Pest control does not have to be considered an option for home improvement. It has to be made mandatory. Employing a pest control technician out at your home on a regular basis makes a big difference. It maximizes your family’s safety from bugs. A pest control specialist will spot pests which put your family and home in danger. Thus, regular pest control service is a necessity for any Vaughan homeowner.
Probable pest problems are mitigated early
Most rodents reproduce quickly when they locate a suitable habitable to nest. It can create a soaring effect on the population of pests in your home. A specialized pest control technician has the ability to detect likely pest invasions and prevents them from surging. There’s no more stressing yourself about any pests in your home. A pest technician not only treats prevailing pest problems but also inspects for impending occurances.
Helps prevent fires
Rodents usually chew on things to file down their teeth.
Last winter was not too bad, but this year is expected to ring in more typical winter temperatures. Cold temperatures mean that rats, mice and other rodents will seek shelter your home. In fact, mice, rats, and squirrels are expected to invade homes in droves this winter, searching for a warm place to spend the frosty season. That’s why you should practice ethical pest prevention now to avoid issues later.
Once inside a structure, mice and rats can be much more than just a nuisance. Bacteria-laden and armed with continuously growing teeth that are remarkably efficient on gnawing on just about any material, rodents can spread a large number of diseases to both humans and pets, compromise the structure of a building, and even start fires by chewing through wires.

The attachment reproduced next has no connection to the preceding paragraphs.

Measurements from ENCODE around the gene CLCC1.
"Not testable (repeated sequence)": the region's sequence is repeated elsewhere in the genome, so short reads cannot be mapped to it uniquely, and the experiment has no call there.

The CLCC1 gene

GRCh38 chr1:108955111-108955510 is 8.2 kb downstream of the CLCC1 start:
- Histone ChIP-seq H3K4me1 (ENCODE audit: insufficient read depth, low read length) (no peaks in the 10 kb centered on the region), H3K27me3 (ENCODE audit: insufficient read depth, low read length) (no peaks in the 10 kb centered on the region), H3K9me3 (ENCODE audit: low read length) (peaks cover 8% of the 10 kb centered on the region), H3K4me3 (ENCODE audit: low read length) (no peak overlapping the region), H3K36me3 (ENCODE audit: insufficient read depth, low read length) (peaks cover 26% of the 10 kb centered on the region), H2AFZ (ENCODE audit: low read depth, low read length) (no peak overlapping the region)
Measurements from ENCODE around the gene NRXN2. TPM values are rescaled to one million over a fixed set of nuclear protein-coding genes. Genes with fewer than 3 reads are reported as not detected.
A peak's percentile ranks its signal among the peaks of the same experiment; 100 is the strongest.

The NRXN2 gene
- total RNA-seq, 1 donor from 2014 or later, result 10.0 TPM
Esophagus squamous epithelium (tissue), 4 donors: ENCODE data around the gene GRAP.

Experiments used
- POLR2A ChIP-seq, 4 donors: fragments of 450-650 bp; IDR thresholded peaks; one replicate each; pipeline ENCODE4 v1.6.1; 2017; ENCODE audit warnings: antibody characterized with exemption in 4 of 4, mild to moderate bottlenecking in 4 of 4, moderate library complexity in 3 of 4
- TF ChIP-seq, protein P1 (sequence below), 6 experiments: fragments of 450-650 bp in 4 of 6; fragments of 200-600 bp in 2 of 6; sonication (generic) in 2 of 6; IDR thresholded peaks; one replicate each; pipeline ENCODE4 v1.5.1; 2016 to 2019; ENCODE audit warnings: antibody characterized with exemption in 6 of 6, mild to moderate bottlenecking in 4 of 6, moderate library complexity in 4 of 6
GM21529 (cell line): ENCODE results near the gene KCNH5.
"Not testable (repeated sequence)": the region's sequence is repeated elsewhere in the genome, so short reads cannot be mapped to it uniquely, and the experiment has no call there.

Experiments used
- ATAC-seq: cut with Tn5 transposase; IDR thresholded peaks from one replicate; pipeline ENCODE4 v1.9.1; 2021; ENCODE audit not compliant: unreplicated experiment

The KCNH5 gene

In addition to the damage they cause, rats also carry nasty diseases, such as Hantavirus and Salmonella that can cause harm to your family.
Once the warmer weather rolls around, and the cold winter makes space for springtime, ants also come out. That is why many Canadians have ant problems in March – most commonly, the carpenter ant, of the genus Camponotus, which consists of 1,000 species of carpenter ants.
How often would you take the bus or train if you knew that the chance of sharing your seat with bed bugs, cockroaches, or fleas was pretty high?
An older study of London’s public transport found that the average train carriage can contain up to “1,000 cockroaches (living behind lighting panels, ceiling panels & under the door), up to 200 bedbugs (in seat fabric), and up to 200 fleas.” Buses are typically less infested by insect pests, with the average bus holding up to 500 cockroaches, up to 50 bed bugs, and up to 50 fleas.
Not even wild animals can say no to a safe place to hide and the promise of a meal inside trains and buses. Just earlier this month, a raccoon was found beneath a seat aboard a GO train at Union Station in Toronto. Luckily, the animal wasn’t aggressive, and the Burlington Animal Services was able to remove it shortly after passengers reported its presence on the train.
Wood-burning fireplaces are an excellent way to escape the blustery weather – after all, few things are more enticing than snuggling up with a cup of hot cocoa in front of a roaring log fire – but they also give pests a chance to find a way into your home.
Raccoons, squirrels, opossums, and other animals can occasionally enter homes through chimneys in search of a denning site, where they can keep warm during winter and raise their babies until spring. To some of them, your uncapped chimney is indistinguishable from a hollow tree, and they have no idea there’s a human dwelling at the other side of it. Unlike hollow trees, however, the inside of your chimney is often damp and slippery, and some animals will likely get stuck inside.
Having a wild animal inside your chimney can be anything from a nuisance to a safety hazard.